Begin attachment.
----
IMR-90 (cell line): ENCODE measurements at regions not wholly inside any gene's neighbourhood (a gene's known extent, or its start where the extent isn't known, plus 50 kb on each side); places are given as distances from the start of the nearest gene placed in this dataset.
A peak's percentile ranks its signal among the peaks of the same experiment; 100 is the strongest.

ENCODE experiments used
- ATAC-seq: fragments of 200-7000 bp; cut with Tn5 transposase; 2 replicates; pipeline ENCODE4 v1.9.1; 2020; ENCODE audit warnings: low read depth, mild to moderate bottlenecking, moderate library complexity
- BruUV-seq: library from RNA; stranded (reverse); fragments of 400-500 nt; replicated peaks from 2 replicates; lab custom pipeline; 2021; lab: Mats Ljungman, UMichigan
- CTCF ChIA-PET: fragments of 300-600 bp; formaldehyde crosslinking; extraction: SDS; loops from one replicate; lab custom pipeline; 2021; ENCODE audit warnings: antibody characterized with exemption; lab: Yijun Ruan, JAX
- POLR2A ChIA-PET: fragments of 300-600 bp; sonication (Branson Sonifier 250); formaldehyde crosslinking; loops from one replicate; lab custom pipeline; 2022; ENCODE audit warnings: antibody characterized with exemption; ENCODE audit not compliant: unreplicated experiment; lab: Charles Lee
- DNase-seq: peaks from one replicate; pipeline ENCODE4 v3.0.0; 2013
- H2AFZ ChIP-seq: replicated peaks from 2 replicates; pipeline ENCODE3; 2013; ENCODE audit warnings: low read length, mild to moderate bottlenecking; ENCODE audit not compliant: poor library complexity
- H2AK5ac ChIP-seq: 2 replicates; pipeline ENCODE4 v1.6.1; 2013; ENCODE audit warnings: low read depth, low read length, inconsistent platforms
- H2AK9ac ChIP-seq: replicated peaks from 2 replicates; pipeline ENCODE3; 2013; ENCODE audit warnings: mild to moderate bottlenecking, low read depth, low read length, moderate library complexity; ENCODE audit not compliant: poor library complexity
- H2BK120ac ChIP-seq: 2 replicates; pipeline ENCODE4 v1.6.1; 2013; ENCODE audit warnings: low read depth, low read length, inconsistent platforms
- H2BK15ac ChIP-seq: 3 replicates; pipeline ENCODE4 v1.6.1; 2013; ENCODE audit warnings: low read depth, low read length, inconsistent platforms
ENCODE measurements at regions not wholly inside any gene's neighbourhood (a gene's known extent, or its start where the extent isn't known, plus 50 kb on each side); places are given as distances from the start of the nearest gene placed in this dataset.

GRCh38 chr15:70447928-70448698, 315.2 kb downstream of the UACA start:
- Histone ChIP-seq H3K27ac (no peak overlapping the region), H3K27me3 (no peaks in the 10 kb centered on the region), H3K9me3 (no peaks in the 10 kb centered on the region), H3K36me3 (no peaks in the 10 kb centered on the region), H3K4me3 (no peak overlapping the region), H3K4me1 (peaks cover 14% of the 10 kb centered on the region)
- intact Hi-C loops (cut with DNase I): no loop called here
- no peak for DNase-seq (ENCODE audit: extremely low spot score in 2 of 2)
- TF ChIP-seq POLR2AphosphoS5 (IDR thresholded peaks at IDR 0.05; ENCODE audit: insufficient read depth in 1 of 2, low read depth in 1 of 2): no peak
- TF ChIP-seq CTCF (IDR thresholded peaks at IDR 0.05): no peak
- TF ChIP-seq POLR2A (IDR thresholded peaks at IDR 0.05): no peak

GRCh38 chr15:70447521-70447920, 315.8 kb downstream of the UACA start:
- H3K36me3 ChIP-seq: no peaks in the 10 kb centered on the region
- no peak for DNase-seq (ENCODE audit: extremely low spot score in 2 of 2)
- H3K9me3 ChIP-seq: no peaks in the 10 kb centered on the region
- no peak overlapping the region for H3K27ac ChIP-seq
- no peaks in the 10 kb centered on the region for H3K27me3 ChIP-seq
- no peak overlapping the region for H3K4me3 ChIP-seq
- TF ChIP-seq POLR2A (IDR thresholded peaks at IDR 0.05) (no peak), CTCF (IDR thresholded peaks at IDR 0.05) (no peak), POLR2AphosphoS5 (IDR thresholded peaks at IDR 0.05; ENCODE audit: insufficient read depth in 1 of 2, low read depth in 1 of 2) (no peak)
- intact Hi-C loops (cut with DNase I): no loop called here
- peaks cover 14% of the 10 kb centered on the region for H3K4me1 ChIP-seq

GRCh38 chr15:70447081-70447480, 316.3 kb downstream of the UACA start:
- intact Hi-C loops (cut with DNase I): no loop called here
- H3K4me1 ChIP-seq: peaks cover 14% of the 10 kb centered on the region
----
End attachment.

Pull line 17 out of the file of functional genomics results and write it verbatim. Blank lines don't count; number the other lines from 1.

- intact Hi-C loops (cut with DNase I): no loop called here